February 22, 2015
It is almost cliché to call The Frick a “jewel box” but that is the term that keeps coming to my mind. This mansion is filled with some of the greatest works by the “Old Masters”. While this museum is minuscule compared to encyclopedic museums like the Metropolitan Museum, the Brooklyn Museum or the Louvre, every painting and sculpture in it seems to be among the world’s greatest, and I remember several of these from Janson’s ” History of Art” text book from my college Art History 101 class.
This museum is housed in the turn of the century home of industrialist Henry Clay Frick. Frick moved to New York around 1905, in part because the people of Pittsburgh hated him after the Homestead Steel Strike, where he brought in Pinkerton Detectives who shot and killed 9 workers.
Frick’s house is very much part of the exhibition — visitors come to see the paintings, to see the historic building, and to see how art was incorporated into a residence at that time. The Fragonard Room was custom built and furnished to accommodate the panels that Frick purchased from J.P. Morgan’s estate, after seeing them exhibited at the Metropolitan Museum. Frick incorporated other decorative items from his collection into this room as well as some panelling and curtains he had custom made in Europe. All of this was in the Rococo style, though not from the exact same period.
The collection includes some 19th century paintings, such as Whistler’s Symphony in Flesh Colour and Pink and Monet’s Vétheuil in Winter. These are, like most of the artwork, tranquil paintings that do not seem avant-garde or bold. The religious paintings from the 13th and 14th century, many of which were collected by Frick’s daughter after her father’s death, are the only objects that do not give me the feeling of art created for the pleasure of wealthy people.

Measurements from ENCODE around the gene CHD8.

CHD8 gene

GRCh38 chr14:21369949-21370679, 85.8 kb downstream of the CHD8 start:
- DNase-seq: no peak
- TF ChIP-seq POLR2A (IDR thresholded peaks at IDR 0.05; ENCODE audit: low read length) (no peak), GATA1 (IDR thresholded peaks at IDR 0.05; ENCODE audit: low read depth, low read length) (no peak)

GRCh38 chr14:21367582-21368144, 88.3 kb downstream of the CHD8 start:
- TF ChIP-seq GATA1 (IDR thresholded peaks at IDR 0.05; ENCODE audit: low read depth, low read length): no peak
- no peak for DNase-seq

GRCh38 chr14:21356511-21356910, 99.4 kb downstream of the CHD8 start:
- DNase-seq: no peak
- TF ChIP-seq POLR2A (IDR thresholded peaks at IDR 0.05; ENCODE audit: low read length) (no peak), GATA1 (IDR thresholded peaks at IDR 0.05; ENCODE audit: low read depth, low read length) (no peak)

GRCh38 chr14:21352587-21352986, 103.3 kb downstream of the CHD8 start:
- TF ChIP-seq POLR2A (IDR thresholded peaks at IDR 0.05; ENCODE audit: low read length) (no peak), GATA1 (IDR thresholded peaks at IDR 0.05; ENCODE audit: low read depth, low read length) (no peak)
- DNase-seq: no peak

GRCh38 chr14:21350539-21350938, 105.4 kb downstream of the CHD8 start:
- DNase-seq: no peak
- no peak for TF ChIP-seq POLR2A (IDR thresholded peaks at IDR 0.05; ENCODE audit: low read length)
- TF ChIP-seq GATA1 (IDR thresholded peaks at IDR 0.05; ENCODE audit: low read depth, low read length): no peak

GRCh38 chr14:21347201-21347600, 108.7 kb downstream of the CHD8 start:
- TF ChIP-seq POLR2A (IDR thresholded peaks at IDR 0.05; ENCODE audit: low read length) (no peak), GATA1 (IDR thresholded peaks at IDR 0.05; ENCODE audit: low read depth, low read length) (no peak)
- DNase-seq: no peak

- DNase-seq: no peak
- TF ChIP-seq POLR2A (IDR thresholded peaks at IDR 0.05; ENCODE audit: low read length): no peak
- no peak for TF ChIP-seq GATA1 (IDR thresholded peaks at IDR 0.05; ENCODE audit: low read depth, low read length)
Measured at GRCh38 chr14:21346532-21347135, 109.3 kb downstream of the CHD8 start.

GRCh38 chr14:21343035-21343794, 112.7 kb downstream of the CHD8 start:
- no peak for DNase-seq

The Frick makes an effort to minimize any modern intrusions into these period rooms. Only temporary exhibits have full wall tags, the paintings in the permanent collection only have a small gilded label on the frame, with only the painter and the name of the artwork. Any additional information is available on the audio guides or the app. There were lots of people using the audio guides, probably a bigger percentage than any other museum I’ve been to.
Also, there it a kiosk for users to find out more about the museum and its collection, but it is discretely hidden behind a door leading to the bathrooms. This kiosk is in a wood paneled booth, with a brass enclosure to the keyboard, so as to minimize the clash with the period experience.
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